GDPR: What? Why? When? Who? How?

You have more than likely landed on this page because you’re hearing a lot of noise about General Data Protection Regulation (GDPR) and the inevitable impact it will have on your business. Well, don’t worry, we’ve got all the information you could possibly need, and then some!

First things first, what even is GDPR when it’s at home?

GDPR is the replacement for the current Data Protection Act of 1998. A lot has changed since 1998, especially the digital landscape and the new regulations are aimed at bridging the gap to account for new technologies. The primary motive of the GDPR is to protect the privacy and security of data that’s collected by any organisation within the European Union.

The government has already confirmed that the UK’s decision to leave the EU will not affect our involvement in GDPR.

Why do we need GDPR in the UK?

Personal data in the digital world has become less and less… personal. With the increase in cloud and other technologies the nature of storage and processing of data has radically altered since 1998 and so must the regulations controlling this. GDPR is designed to give EU citizens more control over how their personal data is used. Organisations that fail to comply will incur “heavy financial penalties”* from which the threat of insolvency or potentially closure could be a very real risk.

*Source: https://www.itgovernance.co.uk/dpa-penalties

When exactly does GDPR come into effect?

The date has been set at 25th May 2018, this is when the GDPR will automatically apply to all organisations. This gives us just short of 11 months to prepare and ensure we’ve got everything in order beforehand. For many businesses this will be an extremely busy time as there is a lot that needs to be done to become compliant before then.

Who does it apply to?

There are two categories of organisations who need to take notice; data controllers and data processors (some may find themselves in both camps).

Data controllers are organisations, such as private companies or governing bodies, who handle data. Data processors are organisations who physically process the data, this includes obtaining, recording or holding data, as well as carrying out any operation on said data or information.

It's the controller's responsibility to ensure their processor abides by data protection law and processors must abide by rules to maintain processing of records. If processors are involved in a data breach, they are far more liable under GDPR than they were under the Data Protection Act.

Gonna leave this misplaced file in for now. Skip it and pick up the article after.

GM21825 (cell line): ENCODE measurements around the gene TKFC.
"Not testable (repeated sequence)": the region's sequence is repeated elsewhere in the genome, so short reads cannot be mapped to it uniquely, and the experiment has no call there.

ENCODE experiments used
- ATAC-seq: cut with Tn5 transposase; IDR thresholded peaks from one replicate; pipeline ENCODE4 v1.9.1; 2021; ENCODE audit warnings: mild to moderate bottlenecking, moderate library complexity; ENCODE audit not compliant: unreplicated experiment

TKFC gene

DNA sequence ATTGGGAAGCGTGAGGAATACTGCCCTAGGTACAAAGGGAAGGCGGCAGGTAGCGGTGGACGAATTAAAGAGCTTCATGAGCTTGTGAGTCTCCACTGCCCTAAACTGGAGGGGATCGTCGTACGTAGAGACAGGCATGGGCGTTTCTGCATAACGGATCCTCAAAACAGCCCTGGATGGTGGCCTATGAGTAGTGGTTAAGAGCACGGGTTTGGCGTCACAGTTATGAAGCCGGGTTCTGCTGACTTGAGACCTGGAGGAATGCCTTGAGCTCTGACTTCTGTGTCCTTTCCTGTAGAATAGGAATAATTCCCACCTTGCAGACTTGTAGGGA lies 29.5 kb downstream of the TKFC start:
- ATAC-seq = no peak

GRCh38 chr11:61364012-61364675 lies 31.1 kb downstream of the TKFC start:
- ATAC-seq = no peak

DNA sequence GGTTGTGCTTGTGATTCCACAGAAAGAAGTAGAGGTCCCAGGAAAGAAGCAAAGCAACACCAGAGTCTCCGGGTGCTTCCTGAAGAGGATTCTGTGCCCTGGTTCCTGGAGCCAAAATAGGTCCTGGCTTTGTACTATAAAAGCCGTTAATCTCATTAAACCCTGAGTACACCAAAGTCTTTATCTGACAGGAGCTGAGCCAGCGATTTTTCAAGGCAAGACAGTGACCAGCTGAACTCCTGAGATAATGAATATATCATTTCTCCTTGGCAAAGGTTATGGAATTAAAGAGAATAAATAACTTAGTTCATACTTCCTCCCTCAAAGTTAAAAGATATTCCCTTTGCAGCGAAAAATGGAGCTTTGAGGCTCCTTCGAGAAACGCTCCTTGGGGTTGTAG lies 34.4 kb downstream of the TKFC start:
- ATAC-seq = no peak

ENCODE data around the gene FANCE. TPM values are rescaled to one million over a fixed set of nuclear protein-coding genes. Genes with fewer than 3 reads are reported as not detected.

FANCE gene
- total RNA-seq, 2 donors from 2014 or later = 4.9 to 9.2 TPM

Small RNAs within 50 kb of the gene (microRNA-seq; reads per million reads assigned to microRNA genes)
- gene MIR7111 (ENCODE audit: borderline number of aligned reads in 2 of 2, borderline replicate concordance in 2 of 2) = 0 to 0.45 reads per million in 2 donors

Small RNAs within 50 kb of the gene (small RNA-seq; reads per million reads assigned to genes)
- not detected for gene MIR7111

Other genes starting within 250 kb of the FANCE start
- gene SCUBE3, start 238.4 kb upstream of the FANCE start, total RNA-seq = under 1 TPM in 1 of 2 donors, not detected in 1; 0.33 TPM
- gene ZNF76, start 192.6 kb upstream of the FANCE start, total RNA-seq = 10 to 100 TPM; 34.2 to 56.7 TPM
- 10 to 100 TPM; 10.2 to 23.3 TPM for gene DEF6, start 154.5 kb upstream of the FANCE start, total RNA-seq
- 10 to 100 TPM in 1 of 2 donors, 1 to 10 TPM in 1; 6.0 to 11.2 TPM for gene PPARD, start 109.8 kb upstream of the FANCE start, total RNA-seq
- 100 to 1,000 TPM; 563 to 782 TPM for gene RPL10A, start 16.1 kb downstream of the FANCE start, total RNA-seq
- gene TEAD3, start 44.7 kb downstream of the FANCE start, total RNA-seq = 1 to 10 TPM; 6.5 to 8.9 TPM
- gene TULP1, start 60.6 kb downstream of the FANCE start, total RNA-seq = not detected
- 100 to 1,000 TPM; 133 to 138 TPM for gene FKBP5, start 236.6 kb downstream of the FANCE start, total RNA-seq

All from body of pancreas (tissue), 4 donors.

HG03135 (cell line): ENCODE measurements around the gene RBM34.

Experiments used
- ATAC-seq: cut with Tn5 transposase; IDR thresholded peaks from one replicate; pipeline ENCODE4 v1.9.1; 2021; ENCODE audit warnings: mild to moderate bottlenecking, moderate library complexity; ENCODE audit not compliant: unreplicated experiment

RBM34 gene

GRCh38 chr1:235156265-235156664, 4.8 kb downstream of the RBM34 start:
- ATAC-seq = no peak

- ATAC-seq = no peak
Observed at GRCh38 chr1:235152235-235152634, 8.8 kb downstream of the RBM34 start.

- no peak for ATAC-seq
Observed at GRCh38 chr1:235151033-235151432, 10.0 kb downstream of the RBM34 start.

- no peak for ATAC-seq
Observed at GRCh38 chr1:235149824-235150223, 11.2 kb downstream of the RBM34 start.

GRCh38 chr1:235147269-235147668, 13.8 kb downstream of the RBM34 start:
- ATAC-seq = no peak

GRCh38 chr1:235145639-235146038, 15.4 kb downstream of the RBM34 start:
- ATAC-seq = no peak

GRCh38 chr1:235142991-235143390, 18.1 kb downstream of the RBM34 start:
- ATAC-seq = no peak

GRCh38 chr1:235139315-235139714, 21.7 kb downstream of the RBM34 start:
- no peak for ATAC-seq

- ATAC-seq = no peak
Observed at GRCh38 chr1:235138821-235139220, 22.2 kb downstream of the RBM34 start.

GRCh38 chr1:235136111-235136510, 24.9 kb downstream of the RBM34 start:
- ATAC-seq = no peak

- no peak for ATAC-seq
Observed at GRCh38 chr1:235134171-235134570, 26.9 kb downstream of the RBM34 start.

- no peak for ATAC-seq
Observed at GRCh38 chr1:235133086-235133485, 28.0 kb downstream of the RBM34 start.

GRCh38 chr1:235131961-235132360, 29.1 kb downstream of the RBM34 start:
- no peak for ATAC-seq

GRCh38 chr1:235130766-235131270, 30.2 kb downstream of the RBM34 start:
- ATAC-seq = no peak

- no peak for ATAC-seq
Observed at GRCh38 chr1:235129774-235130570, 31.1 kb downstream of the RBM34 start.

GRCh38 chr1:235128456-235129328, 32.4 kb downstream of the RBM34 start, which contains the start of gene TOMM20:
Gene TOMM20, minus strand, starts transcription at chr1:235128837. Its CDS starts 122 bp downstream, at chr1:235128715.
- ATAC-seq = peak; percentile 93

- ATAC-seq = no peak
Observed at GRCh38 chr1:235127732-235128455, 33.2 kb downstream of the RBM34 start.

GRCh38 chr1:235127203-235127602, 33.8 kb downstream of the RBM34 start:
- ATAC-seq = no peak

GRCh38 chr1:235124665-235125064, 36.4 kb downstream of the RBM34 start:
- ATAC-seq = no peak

So, how on earth does your business get ready for GDPR?

There are many challenges to getting started, especially for small businesses who are limited by budget. It’s also advised that small businesses are ready six months ahead of the deadline to account for any stumbling blocks that may occur.

Here’s a brief guide of what to do and when…

1 - 4 months: If you have more than 250 employees you will need to appoint a data-protection officer (DPO). This should be one of your first steps as it’s essential that your DPO is involved in the journey from the start.

5 - 8 months: You need to work out where in your organisations new procedures need to be introduced, this includes things such as security and breach notification. Try to get these in place early so that you can communicate the changes effectively and test your new processes thoroughly.

9 - 11 months: Start conversations with suppliers and data processors to discover how they'll protect your information and respond to requests for data deletion.

Need some help?

Still unsure about GDPR? We can help. Workhouse can help you to put into place new processes and procedures, systems and content that you identify you need as you prepare for GDPR.

You can give us a call on 01254 878956 or email hello@workhousemarketing.com. Alternatively, fill out the form below and we’ll get in contact with you ASAP.

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